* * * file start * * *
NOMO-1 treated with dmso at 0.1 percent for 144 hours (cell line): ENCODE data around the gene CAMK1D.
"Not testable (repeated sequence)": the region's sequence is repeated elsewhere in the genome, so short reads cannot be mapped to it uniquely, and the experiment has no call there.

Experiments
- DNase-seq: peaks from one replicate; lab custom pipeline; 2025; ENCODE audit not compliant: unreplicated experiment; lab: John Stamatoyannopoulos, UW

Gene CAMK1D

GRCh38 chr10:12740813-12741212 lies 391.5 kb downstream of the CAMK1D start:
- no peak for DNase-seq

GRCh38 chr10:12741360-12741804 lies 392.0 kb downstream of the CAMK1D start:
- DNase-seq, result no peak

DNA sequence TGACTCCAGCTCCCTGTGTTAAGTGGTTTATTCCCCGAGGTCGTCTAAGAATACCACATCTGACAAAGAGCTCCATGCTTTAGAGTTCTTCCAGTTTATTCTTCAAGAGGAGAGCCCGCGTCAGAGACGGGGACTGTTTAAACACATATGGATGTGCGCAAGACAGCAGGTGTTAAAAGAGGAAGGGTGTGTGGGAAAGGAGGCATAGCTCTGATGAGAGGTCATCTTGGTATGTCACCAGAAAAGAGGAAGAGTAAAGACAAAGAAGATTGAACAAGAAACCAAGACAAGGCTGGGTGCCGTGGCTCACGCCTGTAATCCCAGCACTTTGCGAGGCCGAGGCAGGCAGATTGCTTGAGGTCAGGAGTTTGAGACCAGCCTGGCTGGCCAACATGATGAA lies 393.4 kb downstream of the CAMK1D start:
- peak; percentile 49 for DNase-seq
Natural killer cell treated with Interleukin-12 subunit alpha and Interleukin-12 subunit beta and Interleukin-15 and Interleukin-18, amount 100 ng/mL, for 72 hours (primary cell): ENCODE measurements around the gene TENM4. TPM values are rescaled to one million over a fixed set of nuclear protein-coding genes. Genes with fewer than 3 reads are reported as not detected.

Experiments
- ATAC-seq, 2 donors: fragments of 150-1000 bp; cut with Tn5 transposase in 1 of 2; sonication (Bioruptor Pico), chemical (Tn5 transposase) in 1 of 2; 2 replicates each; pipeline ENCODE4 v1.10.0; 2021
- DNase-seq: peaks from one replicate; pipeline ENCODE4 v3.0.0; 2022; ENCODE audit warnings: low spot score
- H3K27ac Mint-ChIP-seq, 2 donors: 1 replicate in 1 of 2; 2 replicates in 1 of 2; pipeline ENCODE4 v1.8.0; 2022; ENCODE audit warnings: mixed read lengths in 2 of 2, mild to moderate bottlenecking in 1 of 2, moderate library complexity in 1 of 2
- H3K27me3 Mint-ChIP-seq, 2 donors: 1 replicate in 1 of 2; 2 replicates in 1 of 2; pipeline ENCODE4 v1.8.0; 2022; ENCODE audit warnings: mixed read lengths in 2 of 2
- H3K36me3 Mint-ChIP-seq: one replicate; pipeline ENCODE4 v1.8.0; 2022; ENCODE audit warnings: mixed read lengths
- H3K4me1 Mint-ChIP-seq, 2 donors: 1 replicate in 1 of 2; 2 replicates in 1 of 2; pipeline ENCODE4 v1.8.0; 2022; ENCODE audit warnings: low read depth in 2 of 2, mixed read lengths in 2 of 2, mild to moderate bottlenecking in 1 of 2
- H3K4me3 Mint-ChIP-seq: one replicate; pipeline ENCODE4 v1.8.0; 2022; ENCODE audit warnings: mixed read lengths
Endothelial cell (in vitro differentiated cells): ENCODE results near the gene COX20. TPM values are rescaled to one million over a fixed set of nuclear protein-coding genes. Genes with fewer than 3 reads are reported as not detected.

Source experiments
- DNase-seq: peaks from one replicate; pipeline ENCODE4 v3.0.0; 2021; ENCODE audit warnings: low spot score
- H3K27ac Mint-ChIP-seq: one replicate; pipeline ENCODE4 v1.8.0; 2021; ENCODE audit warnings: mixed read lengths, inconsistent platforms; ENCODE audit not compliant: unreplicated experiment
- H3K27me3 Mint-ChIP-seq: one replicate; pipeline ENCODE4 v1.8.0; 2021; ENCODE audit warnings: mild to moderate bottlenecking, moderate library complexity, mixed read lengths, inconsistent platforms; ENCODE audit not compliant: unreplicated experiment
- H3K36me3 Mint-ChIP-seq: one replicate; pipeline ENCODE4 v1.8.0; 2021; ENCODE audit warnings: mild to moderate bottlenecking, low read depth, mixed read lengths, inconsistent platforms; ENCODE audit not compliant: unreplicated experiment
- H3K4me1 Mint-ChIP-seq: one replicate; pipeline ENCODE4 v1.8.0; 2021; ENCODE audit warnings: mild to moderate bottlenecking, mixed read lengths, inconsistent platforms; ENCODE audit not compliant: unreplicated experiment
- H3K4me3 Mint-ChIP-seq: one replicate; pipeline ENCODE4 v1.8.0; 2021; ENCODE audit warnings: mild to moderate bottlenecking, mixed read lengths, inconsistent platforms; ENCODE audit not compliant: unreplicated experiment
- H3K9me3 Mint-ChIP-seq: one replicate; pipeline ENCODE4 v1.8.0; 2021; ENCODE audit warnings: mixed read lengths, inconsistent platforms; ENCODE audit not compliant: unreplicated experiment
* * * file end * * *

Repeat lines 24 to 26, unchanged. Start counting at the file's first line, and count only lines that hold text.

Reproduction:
- H3K27ac Mint-ChIP-seq: one replicate; pipeline ENCODE4 v1.8.0; 2021; ENCODE audit warnings: mixed read lengths, inconsistent platforms; ENCODE audit not compliant: unreplicated experiment
- H3K27me3 Mint-ChIP-seq: one replicate; pipeline ENCODE4 v1.8.0; 2021; ENCODE audit warnings: mild to moderate bottlenecking, moderate library complexity, mixed read lengths, inconsistent platforms; ENCODE audit not compliant: unreplicated experiment
- H3K36me3 Mint-ChIP-seq: one replicate; pipeline ENCODE4 v1.8.0; 2021; ENCODE audit warnings: mild to moderate bottlenecking, low read depth, mixed read lengths, inconsistent platforms; ENCODE audit not compliant: unreplicated experiment